Subspecialist emergency management of diverticulitis is associated with reduced mortality and fewer stomas

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Abstract

Aim

The aim of the study was to compare outcomes for emergency management of diverticulitis before and after the creation of a regional subspecialist colorectal unit.

Method

We retrieved data on all emergency admissions for diverticulitis from the regional surgical audit database and compared results before (January 1998 to August 2002) and after (August 2002 to December 2008) establishment of the subspecialist colorectal surgery unit in August 2002. Additional data were retrieved from electronic patient records. The primary outcome measures were mortality and rate of primary anastomosis following resection.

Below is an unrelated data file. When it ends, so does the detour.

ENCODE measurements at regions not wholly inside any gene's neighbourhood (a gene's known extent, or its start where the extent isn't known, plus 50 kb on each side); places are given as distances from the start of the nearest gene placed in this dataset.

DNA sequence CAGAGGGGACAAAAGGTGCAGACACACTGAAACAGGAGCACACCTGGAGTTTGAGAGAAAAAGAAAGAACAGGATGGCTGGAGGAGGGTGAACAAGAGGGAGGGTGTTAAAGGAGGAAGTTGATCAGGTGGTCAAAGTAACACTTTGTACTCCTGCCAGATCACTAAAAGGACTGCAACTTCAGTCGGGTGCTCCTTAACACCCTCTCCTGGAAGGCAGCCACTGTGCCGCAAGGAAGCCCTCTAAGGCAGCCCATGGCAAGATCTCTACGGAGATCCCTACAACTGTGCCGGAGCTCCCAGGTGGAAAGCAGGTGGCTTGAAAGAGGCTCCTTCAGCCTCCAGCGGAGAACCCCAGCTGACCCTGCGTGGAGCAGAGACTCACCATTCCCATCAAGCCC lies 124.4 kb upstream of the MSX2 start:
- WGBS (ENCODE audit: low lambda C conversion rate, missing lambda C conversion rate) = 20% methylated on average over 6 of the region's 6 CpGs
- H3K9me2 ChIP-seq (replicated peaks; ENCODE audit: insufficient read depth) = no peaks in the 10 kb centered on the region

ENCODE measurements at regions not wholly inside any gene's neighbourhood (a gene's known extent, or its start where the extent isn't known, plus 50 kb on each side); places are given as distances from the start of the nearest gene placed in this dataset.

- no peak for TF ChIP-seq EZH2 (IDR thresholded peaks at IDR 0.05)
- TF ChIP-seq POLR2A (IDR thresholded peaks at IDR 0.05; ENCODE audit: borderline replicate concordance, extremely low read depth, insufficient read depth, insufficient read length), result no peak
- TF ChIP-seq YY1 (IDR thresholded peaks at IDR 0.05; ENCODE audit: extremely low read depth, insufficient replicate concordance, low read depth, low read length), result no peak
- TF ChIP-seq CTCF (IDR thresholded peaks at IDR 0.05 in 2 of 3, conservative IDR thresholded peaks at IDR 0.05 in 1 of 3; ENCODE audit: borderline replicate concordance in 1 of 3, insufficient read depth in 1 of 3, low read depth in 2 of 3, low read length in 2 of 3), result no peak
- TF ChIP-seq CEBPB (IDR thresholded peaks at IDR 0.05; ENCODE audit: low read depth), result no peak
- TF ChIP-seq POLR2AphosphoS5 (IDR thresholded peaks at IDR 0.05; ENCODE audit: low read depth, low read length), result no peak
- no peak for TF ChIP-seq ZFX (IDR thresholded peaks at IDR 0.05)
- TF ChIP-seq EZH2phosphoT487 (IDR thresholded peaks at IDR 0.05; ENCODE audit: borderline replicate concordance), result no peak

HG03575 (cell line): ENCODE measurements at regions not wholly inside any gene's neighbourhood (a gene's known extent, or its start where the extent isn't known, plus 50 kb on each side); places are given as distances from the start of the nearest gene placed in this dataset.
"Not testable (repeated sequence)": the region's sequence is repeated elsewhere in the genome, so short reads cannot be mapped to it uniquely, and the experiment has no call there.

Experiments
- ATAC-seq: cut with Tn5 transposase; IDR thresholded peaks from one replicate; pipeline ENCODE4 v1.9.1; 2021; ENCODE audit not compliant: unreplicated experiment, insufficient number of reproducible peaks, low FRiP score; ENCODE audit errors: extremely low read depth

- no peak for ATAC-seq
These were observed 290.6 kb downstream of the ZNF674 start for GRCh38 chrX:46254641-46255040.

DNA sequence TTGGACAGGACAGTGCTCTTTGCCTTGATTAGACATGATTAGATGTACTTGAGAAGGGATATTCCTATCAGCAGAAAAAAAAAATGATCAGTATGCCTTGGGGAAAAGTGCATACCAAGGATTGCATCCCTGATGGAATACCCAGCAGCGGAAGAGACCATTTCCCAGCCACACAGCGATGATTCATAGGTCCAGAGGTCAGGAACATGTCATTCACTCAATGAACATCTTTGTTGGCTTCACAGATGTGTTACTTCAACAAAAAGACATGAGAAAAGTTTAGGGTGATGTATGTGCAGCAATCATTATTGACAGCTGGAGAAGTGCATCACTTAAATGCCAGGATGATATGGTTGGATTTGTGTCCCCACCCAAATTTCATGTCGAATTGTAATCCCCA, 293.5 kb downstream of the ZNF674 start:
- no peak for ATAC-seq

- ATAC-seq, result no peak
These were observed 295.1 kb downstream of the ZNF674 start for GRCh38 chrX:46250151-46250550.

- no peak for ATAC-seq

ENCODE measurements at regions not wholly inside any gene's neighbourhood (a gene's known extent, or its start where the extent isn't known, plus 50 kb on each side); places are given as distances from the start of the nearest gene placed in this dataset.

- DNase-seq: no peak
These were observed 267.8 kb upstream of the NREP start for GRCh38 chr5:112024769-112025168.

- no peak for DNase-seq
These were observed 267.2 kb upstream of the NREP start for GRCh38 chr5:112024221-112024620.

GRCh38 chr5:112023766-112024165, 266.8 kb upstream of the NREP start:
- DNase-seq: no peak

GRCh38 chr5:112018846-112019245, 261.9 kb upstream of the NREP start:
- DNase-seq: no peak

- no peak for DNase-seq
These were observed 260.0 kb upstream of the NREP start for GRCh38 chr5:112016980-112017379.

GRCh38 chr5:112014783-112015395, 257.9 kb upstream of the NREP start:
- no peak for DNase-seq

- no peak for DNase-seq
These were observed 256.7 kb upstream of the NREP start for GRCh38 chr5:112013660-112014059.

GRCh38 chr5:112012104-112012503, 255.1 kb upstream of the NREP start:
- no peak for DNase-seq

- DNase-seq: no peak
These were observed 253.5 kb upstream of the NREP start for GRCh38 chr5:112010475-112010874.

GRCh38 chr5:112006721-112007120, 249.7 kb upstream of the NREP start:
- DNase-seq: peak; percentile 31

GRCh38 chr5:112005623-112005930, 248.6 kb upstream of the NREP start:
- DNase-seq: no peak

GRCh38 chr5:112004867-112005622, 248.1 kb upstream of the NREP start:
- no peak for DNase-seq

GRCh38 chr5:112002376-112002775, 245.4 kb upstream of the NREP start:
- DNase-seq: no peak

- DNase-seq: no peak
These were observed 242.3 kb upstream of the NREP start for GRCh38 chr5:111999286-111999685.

Results

There were 879 patients before and 1280 patients after subspecialization. Nonoperative management was undertaken in approximately 80% of cases. Total mortality fell from 3.3 to 1.5% (P = 0.008), attributable to reduced operative mortality (9.6 to 4.2%; P = 0.019). The primary anastomosis rate for all left colon resections increased from 50.3 to 77.9%; P < 0.0001. Stoma formation of any type fell from 46.6 to 27.7%; P< 0001).

Conclusion

Emergency management of diverticulitis by subspecialist colorectal surgeons is associated with low overall and operative mortality whilst safely achieving high rates of primary anastomosis.

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